Four transistor/full bridge version of the Royer oscillator

Discussion in 'General Electronics Chat' started by aeftimia, May 4, 2012.

  1. aeftimia

    Thread Starter New Member

    Sep 16, 2011
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    For some time now, I have been trying to figure out what (in theory) would be the most efficient way transfer power across a transformer. Applications include high voltage power supplies and induction heaters. I have become very interested in the Royer oscillator and derivatives of it such as the "Push-Pull 2n3055 driver" mentioned here:
    http://wiki.4hv.org/index.php/File:2n3055pushpull.gif.
    What bothers me about the Royer oscillator and its derivatives is that it uses two transistors to control two coils (center tapped) rather than four transistors to control one coil. I have a hunch that there exists a way to improve on the design using a full h bridge rather than a push-pull center tapped design.

    I have been working on a driver, and I wanted some feedback (no pun intended) on how it might work and/or scale.


    The design is not complete yet, but I was hoping it would at the very least convey where I was going with this. At best, this is going to be the design I build on by adding some protection for the transistors and driver.

    I tried to make the picture as illustrative as possible despite the bad quality. Please let me know if/when you have trouble reading it and I will try to clarify. The driver relies on 4 pairs of op amps with their inputs crossed as seen here
    http://electronics.stackexchange.com/questions/30175/how-to-make-an-h-bridge-using-only-comparators.
    Each pair of op amps controls one transistor. They all switch according to the voltage generated by the feedback coil F. I think I have the wiring displayed correctly, but the feed back coil outputs may need to be flipped.

    My understanding of transformers:
    As I understand transformers, a rate of change in the primary induces a change in magnetic flux which travels through the secondary. This induces a voltage in the secondary. The current that flows through the secondary in response creates a magnetic flux that cancels out that of the primary. The impedance of the load at the secondary then determines how much current flows through and therefore how much of that flux from the primary gets canceled out. The more flux that gets canceled the less the total flux in the core of the transformer changes. The less the total flux changes, the less resistance there is to a change in current at the primary. So the net effect is that when dI_primary*N_primary~dI_secondary*N_secondary, most of the energy is transferred from the primary to the secondary, and there is very little impedance at the primary. However, if there is something at the secondary that prevents current from flowing through it, then when the current through the primary changes, there is a net change in the magnetic flux through the core of the transformer. This net flux travels back to the primary and induces current that opposes the original change in current. In effect, it behaves like the magnetic field in an inductor.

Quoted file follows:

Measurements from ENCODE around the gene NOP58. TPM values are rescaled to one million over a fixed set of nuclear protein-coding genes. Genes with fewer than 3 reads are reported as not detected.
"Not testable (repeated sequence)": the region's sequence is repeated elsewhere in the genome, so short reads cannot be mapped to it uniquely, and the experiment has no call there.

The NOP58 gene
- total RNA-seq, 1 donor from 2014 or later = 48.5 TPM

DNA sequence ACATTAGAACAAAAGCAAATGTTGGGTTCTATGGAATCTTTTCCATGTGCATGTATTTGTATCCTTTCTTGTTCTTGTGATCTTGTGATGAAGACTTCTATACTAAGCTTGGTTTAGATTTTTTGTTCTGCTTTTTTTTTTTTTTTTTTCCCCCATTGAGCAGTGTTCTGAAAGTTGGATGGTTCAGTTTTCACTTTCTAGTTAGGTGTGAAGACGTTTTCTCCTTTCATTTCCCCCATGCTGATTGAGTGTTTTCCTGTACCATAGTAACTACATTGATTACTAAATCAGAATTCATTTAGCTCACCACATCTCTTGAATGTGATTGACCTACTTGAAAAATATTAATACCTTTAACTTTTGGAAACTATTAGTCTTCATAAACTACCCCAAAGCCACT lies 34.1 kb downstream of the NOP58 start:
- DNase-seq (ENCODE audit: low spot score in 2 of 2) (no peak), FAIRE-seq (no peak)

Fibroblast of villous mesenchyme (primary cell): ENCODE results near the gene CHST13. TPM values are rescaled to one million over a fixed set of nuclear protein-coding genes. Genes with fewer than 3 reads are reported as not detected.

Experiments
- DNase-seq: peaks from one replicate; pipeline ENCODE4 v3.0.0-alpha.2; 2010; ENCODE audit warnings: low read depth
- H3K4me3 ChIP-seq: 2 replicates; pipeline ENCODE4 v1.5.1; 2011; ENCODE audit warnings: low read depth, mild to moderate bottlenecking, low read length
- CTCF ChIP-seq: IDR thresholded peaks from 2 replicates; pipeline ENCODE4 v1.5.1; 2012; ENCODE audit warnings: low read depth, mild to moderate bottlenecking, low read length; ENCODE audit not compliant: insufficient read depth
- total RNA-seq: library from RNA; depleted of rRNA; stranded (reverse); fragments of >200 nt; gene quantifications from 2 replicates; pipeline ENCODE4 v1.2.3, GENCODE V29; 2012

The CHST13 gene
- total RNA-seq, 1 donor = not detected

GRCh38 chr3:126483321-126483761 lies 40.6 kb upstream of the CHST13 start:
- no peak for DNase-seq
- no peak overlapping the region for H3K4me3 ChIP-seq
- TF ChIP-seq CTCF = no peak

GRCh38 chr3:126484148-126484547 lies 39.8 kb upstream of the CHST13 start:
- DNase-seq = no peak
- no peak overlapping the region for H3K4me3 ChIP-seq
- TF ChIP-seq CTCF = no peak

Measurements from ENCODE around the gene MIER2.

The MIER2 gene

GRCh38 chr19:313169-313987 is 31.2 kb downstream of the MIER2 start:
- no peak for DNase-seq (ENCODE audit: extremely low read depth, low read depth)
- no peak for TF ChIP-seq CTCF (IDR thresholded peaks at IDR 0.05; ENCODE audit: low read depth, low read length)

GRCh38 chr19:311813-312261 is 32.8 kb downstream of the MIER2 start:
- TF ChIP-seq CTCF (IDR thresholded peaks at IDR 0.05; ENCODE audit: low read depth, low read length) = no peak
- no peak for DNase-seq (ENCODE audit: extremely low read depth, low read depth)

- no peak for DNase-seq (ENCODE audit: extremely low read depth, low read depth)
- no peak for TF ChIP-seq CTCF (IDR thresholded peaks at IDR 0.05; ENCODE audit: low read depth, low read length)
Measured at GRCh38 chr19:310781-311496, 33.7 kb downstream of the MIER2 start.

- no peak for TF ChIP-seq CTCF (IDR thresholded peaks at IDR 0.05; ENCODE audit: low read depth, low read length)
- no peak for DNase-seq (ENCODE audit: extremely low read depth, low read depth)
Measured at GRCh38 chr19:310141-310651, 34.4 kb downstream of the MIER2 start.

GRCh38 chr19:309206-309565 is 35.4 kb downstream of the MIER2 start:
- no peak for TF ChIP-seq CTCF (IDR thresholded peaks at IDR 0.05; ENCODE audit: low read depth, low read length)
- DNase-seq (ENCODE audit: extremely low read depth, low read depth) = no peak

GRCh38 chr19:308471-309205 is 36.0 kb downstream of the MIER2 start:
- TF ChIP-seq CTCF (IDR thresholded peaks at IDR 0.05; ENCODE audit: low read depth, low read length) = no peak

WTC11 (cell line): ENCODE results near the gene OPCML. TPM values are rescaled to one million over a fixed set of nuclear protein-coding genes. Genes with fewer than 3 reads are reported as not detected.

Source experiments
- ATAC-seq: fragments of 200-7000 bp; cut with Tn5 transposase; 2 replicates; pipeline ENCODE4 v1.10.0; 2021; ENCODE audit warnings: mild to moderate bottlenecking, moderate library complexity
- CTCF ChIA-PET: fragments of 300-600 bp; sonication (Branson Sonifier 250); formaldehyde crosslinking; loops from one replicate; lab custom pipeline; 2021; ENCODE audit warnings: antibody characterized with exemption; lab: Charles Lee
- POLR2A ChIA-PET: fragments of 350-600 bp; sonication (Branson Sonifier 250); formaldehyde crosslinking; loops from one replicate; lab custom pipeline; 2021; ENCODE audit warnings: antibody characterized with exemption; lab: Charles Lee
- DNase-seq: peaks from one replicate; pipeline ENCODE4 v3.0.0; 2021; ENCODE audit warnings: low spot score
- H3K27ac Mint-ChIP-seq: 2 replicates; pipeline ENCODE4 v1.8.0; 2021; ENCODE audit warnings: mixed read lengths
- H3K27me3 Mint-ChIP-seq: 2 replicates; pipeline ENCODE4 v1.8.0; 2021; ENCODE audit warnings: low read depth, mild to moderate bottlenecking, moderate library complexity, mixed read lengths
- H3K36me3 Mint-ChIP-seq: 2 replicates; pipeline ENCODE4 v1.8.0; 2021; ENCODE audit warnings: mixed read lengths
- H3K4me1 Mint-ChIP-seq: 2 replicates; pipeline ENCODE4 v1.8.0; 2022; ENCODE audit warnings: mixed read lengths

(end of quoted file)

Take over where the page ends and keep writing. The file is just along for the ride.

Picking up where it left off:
The principle of operation of my circuit (or at least the one I am shooting for):
    When there is a large net change in magnetic flux through the transformer that would otherwise induce a back emf in the primary, a voltage is induced in the feedback coil which quickly switches the h bridge that is feeding the primary. This induce an emf that helps switch the direction of the current flow on the secondary. However, the very fast change in voltage at the primary would probably induce a change in flux a too large to be absorbed/canceled by a change in current at the secondary. This will cause some of the change in magnetic flux to again leak through the feedback coil and flip the h bridge.
    Now this would obviously not lead to a resonance effect at the secondary so much as a very fast oscillation at both if not for the fact that it takes a finite voltage to be induced in the feedback coil for the h bridge at the primary to be flipped. The amount of time it takes for that voltage to build up will depend on how well the secondary can absorb/cancel the change in flux sent by the primary. So when the change in magnetic flux sent by the primary can be absorbed/cancelled by the secondary, the feedback coil does not get enough change in flux to flip the h bridge.
    The net result (hopefully) is that the duty cycle of the h bridge at the primary changes as the phase of the oscillation at the secondary changes. The effect I am hoping for is that the average change in magnetic flux induced by the primary approximately cancels the average change in magnetic flux induced by the secondary--at least over the course of a many flips of the h bridge.

    I could be completely wrong in both my theory and my circuit. I am still rather new to electronics and am learning the best I can.
     
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